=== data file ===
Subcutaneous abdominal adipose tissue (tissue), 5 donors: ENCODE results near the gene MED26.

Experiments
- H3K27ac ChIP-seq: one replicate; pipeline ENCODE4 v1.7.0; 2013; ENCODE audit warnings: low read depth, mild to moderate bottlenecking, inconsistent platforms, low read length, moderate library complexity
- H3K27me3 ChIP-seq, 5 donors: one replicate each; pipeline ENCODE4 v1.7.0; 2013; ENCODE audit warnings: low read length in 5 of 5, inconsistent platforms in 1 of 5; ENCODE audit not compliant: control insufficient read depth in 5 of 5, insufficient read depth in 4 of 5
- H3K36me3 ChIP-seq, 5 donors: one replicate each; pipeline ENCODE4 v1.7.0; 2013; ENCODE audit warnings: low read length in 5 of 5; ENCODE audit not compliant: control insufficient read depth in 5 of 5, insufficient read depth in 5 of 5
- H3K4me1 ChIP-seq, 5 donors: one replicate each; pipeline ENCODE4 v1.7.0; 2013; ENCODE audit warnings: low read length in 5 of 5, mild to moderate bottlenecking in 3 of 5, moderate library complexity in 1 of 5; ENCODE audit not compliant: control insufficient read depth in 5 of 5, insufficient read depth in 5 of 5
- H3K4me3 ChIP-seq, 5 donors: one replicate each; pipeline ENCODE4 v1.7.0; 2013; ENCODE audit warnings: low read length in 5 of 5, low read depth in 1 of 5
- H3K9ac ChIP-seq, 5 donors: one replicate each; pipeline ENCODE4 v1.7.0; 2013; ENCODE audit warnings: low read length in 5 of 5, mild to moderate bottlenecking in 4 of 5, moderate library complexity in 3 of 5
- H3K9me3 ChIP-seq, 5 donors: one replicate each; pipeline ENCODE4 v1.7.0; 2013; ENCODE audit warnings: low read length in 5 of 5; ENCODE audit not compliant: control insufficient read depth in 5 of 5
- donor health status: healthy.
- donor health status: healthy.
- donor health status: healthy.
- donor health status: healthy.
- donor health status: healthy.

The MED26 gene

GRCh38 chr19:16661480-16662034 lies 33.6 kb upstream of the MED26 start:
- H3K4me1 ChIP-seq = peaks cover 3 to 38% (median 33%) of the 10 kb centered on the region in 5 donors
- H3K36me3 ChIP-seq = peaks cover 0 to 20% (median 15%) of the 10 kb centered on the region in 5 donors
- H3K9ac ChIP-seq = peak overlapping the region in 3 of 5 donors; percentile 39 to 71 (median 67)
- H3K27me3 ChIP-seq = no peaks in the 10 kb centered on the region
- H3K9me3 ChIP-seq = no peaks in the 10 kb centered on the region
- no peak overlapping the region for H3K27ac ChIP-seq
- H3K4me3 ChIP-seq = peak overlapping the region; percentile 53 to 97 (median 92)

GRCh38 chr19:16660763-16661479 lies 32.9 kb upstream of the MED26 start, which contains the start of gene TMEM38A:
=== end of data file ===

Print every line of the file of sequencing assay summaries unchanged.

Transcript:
Subcutaneous abdominal adipose tissue (tissue), 5 donors: ENCODE results near the gene MED26.

Experiments
- H3K27ac ChIP-seq: one replicate; pipeline ENCODE4 v1.7.0; 2013; ENCODE audit warnings: low read depth, mild to moderate bottlenecking, inconsistent platforms, low read length, moderate library complexity
- H3K27me3 ChIP-seq, 5 donors: one replicate each; pipeline ENCODE4 v1.7.0; 2013; ENCODE audit warnings: low read length in 5 of 5, inconsistent platforms in 1 of 5; ENCODE audit not compliant: control insufficient read depth in 5 of 5, insufficient read depth in 4 of 5
- H3K36me3 ChIP-seq, 5 donors: one replicate each; pipeline ENCODE4 v1.7.0; 2013; ENCODE audit warnings: low read length in 5 of 5; ENCODE audit not compliant: control insufficient read depth in 5 of 5, insufficient read depth in 5 of 5
- H3K4me1 ChIP-seq, 5 donors: one replicate each; pipeline ENCODE4 v1.7.0; 2013; ENCODE audit warnings: low read length in 5 of 5, mild to moderate bottlenecking in 3 of 5, moderate library complexity in 1 of 5; ENCODE audit not compliant: control insufficient read depth in 5 of 5, insufficient read depth in 5 of 5
- H3K4me3 ChIP-seq, 5 donors: one replicate each; pipeline ENCODE4 v1.7.0; 2013; ENCODE audit warnings: low read length in 5 of 5, low read depth in 1 of 5
- H3K9ac ChIP-seq, 5 donors: one replicate each; pipeline ENCODE4 v1.7.0; 2013; ENCODE audit warnings: low read length in 5 of 5, mild to moderate bottlenecking in 4 of 5, moderate library complexity in 3 of 5
- H3K9me3 ChIP-seq, 5 donors: one replicate each; pipeline ENCODE4 v1.7.0; 2013; ENCODE audit warnings: low read length in 5 of 5; ENCODE audit not compliant: control insufficient read depth in 5 of 5
- donor health status: healthy.
- donor health status: healthy.
- donor health status: healthy.
- donor health status: healthy.
- donor health status: healthy.

The MED26 gene

GRCh38 chr19:16661480-16662034 lies 33.6 kb upstream of the MED26 start:
- H3K4me1 ChIP-seq = peaks cover 3 to 38% (median 33%) of the 10 kb centered on the region in 5 donors
- H3K36me3 ChIP-seq = peaks cover 0 to 20% (median 15%) of the 10 kb centered on the region in 5 donors
- H3K9ac ChIP-seq = peak overlapping the region in 3 of 5 donors; percentile 39 to 71 (median 67)
- H3K27me3 ChIP-seq = no peaks in the 10 kb centered on the region
- H3K9me3 ChIP-seq = no peaks in the 10 kb centered on the region
- no peak overlapping the region for H3K27ac ChIP-seq
- H3K4me3 ChIP-seq = peak overlapping the region; percentile 53 to 97 (median 92)

GRCh38 chr19:16660763-16661479 lies 32.9 kb upstream of the MED26 start, which contains the start of gene TMEM38A: